By Mustafa Göker
In Israel and Palestine, the outbreak of an increasingly violent situation was noted on 13 April 2021, when the Israeli police raided the Haram al-Sharif at the beginning of the holy month of Ramadan. In the following days, tensions reached an all-time high as the protests around the compound of the al-Aqsa Mosque coincided with continuing protests against the eviction of Palestinian families in the Sheikh Jarrah district.
On the 10th of May, Hamas and the Palestinian organization Islamic Jihad launched rockets to which Israel responded with airstrikes. The tension was by far the worst since the 2014 Gaza war, with heaviest rocket attacks especially from the Gaza strip and hitting several Israeli cities, including Tel Aviv. Until a ceasefire between Israel and Hamas came into effect on the 21st of May, almost 270 deaths were reported and more than 2000 were injured. Almost half of the casualties were civilians and the vast majority were on the Palestinian side.
The series of events mentioned above were not unusual considering the severe nature of the Palestinian-Israeli conflict, but this time violent clashes on the battlefield produced some unexpected results.
During the night of 10 May, Jews and Arabs who have lived as neighbours for ages faced unprecedented communal violence, which soon spread to other cities in Israel and the West Bank. Amid the latest flare-up of a decades-old conflict, the state of Israel has introduced a kind of rule of emergency against the Palestinian Arabs living in its territory for the first time since 1966. As a matter of course, these developments prompted us to echo a very bold question:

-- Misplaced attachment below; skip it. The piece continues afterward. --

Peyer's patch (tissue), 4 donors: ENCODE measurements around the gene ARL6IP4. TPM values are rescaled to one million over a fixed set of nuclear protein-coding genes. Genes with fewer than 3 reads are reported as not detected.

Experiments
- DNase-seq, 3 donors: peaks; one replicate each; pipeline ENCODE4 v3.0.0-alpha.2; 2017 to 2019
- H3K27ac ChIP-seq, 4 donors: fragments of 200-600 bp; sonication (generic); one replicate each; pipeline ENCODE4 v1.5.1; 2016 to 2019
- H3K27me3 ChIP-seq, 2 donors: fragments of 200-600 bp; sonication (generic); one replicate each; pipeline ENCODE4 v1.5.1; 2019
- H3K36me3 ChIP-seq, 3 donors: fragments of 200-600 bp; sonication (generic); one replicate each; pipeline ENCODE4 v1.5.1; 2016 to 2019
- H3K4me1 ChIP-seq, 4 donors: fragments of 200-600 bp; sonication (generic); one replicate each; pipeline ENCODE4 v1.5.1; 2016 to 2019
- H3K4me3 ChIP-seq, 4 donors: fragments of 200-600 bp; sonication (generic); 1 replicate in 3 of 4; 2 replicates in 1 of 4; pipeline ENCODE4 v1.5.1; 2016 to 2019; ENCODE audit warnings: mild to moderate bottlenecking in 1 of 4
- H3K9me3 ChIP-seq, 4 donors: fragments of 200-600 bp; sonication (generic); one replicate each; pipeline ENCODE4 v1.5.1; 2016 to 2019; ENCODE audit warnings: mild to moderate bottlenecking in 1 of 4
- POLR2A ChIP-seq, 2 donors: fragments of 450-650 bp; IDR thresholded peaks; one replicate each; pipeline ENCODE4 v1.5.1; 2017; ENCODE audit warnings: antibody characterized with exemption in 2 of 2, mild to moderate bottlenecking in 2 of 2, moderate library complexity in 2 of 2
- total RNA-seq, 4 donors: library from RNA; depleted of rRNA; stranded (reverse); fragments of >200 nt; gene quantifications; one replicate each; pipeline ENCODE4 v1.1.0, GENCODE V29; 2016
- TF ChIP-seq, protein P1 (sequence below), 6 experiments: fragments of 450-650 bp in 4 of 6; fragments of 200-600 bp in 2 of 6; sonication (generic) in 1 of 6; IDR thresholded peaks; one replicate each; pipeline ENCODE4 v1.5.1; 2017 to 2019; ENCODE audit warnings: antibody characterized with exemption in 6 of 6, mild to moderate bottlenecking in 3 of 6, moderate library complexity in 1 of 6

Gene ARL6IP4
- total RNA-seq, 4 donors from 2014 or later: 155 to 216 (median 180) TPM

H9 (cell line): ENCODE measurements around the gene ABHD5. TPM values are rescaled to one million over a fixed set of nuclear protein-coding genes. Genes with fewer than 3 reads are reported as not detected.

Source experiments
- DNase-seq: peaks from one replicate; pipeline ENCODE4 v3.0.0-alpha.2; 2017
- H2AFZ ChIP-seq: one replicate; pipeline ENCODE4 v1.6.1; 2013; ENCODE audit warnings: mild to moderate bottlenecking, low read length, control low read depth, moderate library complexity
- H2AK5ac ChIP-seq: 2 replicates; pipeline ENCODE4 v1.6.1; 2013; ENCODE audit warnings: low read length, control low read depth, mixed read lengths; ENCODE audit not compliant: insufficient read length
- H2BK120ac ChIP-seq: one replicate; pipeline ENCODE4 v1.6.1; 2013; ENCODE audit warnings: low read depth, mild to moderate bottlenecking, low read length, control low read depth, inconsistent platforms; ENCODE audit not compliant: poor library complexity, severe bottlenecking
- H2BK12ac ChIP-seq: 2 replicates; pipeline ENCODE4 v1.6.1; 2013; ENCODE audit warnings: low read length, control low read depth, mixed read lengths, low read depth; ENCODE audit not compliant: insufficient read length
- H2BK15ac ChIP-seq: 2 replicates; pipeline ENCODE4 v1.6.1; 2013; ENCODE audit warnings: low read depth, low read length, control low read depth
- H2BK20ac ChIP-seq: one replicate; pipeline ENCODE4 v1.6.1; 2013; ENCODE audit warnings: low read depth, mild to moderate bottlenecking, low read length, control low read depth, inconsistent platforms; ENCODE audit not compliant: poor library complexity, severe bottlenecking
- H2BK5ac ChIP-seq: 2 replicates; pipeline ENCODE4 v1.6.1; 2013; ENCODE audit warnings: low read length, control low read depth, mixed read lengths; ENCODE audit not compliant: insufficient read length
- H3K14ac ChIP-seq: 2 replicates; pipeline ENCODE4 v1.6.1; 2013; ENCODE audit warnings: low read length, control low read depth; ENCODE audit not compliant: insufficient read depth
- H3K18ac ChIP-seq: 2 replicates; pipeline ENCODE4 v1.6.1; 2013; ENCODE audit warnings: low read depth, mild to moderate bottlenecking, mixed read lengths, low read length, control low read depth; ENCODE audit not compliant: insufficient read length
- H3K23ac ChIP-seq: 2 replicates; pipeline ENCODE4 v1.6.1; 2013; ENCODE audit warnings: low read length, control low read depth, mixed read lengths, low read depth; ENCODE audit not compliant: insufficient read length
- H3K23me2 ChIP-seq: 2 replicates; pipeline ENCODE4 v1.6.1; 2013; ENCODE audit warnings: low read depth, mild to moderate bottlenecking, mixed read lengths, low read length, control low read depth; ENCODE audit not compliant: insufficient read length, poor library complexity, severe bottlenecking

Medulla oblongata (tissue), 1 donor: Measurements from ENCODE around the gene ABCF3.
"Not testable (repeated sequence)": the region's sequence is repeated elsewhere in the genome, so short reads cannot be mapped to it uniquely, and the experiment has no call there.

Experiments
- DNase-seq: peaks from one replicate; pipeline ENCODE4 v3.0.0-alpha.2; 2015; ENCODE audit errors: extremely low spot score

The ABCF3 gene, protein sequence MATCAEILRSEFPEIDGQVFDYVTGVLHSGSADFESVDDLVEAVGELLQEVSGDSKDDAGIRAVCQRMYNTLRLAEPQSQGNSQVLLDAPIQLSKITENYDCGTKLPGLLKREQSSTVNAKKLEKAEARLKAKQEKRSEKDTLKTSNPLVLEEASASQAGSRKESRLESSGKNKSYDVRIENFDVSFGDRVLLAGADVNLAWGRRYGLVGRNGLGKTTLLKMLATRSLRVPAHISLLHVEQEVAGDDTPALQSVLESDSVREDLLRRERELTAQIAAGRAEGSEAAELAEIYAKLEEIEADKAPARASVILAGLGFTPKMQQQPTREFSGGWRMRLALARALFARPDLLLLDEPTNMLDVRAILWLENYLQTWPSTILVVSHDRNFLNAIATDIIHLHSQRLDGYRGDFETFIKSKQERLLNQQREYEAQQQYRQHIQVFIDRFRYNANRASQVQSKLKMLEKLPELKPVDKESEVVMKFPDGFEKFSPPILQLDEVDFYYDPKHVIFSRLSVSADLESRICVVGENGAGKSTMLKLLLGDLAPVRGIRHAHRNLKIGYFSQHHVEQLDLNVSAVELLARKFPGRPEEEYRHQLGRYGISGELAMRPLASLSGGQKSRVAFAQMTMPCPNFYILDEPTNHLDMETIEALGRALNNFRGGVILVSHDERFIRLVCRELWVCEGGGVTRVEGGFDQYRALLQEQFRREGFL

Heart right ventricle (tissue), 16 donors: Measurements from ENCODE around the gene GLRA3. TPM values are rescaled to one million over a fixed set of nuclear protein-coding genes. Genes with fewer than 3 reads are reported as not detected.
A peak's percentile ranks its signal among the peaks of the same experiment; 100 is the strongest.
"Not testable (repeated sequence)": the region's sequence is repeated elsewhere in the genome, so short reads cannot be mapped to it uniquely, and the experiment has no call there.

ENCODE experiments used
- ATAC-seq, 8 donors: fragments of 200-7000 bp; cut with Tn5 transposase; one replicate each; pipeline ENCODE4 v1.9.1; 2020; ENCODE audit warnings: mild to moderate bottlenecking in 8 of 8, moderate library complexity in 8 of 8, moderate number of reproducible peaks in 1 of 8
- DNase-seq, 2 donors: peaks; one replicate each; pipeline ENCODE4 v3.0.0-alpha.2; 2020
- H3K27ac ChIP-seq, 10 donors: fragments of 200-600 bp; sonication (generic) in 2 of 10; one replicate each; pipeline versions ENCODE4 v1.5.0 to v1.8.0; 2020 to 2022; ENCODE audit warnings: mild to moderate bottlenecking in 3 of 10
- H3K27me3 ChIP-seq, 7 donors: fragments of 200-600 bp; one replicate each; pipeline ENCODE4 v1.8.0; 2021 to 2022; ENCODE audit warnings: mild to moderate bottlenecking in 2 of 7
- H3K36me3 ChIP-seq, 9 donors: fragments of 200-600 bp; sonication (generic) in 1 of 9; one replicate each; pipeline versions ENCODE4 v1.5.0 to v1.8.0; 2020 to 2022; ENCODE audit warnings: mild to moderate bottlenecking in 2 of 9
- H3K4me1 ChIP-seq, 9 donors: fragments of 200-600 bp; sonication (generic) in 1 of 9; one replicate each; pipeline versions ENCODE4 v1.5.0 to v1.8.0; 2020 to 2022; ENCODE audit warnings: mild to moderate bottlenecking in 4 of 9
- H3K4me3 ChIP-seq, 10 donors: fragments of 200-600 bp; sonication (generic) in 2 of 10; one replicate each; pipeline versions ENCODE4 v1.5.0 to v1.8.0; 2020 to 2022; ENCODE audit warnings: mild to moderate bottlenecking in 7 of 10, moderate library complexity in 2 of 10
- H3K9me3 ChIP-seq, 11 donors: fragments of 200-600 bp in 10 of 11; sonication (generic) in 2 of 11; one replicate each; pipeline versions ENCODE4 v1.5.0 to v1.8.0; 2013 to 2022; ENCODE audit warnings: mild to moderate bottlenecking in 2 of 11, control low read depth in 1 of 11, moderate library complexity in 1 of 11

Is Israel on the verge of a civil war?
We spoke on the developments with Yonatan Touval, a senior policy analyst with Mitvim — The Israeli Institute for Regional Foreign Policies.
There seems to be a strong cleavage between Jews and Arabs in Israeli society. Can calm be restored, where is Israel heading? Is there a risk of civil war? Can we say that the social contract has come to the brink of collapse?
Relations between Jews and Arabs in Israel are complex and multi-faceted, and in some respects also at a cross-roads. The eruption of inter-communal violence last month in the wake of the Israel-Hamas war was a very worrisome development, and it indicates the degree to which deep grievances simmer under the surface of seeming coexistence.
This is not the place to elaborate on all the reasons for the tensions between Jews and Arabs in Israel. The basic ones are obvious and well known. What I can say is that even as the recent spate of violence may suggest that relations are at a low point, the larger picture is more intricate and includes also some promising developments.
“Growing parts of the Israeli political system accept Arab political participation”
The most significant development has been the readiness of the Israeli democracy to normalize the participation of non-Zionist Arab parties, as evidenced by the historic signing of a coalition agreement with Raam, an Islamist party. This is unprecedented, and reflects, at one and the same time, a growing pragmatism on the part of Israeli Arab leaders, who are willing to join and participate in Israeli politics from a position of shared responsibility rather than (as has been to date) opposition; and greater acceptance on the part of the Israeli political system, including the right-wing side of it, of Arab political participation in a governing coalition.